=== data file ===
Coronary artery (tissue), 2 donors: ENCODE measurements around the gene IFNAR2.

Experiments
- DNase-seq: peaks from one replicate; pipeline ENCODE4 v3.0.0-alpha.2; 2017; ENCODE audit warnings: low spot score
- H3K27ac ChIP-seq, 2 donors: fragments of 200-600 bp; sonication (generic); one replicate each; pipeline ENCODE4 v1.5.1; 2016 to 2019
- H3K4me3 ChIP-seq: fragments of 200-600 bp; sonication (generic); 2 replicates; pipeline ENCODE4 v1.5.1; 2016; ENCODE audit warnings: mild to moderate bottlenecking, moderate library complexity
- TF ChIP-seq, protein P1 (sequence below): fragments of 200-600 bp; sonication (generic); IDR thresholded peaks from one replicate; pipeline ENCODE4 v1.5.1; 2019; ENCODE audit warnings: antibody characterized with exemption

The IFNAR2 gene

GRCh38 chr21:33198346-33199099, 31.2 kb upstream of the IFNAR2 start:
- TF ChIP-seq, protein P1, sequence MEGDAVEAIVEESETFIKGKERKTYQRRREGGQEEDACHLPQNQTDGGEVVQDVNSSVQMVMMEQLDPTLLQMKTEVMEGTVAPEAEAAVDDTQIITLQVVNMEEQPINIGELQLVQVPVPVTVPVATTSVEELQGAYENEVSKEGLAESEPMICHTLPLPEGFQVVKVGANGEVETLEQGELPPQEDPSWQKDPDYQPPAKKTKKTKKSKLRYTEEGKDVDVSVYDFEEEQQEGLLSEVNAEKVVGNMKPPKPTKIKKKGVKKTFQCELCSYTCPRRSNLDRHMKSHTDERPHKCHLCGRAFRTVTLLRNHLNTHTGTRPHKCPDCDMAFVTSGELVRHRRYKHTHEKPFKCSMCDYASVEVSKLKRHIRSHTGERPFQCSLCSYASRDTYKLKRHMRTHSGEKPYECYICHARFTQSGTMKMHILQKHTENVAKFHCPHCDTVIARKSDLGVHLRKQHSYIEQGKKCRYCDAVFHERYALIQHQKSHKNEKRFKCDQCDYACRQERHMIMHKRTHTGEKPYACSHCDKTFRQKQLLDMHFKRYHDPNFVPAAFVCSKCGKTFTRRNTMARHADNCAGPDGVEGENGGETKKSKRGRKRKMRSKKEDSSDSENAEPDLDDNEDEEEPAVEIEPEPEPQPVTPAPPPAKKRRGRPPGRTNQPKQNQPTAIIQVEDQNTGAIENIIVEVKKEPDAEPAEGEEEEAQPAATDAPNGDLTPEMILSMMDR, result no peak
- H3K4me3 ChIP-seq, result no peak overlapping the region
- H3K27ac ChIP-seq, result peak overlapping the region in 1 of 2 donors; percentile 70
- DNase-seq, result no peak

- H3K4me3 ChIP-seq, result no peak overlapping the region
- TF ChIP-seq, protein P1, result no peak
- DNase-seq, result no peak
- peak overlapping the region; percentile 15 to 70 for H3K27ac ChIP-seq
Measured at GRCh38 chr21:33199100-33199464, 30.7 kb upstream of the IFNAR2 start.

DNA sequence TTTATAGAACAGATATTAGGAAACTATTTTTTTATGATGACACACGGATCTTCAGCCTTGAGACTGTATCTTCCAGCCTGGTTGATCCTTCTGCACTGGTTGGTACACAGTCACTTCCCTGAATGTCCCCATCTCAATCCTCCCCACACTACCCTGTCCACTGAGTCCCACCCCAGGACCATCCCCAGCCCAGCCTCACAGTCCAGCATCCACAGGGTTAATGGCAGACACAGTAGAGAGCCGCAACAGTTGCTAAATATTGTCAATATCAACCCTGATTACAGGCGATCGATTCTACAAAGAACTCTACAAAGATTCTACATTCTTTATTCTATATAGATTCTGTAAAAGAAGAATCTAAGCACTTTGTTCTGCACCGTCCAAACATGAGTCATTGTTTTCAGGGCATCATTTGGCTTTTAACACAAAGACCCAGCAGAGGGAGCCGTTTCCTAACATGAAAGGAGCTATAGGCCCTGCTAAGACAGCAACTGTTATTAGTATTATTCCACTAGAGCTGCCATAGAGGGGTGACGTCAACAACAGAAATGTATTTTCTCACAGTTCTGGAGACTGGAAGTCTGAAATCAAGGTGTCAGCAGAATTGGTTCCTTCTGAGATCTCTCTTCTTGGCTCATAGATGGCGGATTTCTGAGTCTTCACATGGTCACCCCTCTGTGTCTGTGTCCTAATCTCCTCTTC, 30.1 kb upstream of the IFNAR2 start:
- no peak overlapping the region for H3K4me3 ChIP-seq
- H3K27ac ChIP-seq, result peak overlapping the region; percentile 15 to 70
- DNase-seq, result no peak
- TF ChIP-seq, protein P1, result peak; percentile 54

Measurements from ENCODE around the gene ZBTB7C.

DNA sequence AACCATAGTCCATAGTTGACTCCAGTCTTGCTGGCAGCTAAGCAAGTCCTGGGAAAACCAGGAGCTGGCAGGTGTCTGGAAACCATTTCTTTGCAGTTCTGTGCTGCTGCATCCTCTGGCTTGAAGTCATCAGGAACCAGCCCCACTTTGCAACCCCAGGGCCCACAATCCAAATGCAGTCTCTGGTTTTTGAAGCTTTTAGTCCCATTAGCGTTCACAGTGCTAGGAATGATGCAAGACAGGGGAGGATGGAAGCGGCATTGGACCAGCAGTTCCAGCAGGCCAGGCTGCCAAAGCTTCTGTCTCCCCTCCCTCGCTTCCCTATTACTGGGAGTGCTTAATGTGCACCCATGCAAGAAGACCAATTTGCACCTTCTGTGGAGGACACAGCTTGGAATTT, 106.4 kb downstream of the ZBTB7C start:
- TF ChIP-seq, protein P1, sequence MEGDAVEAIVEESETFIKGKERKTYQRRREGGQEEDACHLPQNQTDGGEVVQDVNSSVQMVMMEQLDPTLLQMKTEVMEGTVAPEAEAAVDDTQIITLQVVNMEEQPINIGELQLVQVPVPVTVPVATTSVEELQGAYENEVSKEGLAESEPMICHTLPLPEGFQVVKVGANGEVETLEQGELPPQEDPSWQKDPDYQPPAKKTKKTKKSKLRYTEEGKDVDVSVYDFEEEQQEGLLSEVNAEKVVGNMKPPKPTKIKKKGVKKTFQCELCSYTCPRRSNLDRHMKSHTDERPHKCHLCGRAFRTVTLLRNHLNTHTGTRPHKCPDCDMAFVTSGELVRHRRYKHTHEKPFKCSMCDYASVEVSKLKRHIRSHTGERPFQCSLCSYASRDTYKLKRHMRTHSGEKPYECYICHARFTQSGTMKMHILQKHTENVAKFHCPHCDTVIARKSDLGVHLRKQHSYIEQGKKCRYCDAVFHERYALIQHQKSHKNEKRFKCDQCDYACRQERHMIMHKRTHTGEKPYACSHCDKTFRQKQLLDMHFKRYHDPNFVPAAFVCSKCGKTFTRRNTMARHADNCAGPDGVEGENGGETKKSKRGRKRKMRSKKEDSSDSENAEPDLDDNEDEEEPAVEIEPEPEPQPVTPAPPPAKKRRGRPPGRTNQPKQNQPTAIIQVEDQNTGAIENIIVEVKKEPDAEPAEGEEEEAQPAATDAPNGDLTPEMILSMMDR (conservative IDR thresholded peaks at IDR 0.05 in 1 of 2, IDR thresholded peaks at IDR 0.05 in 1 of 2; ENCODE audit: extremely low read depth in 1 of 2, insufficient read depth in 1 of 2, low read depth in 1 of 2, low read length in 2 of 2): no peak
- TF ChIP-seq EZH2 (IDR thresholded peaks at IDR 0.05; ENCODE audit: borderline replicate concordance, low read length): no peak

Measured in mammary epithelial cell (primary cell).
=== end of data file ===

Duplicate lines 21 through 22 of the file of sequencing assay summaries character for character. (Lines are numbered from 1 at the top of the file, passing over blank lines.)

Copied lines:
- DNase-seq, result no peak
- TF ChIP-seq, protein P1, result peak; percentile 54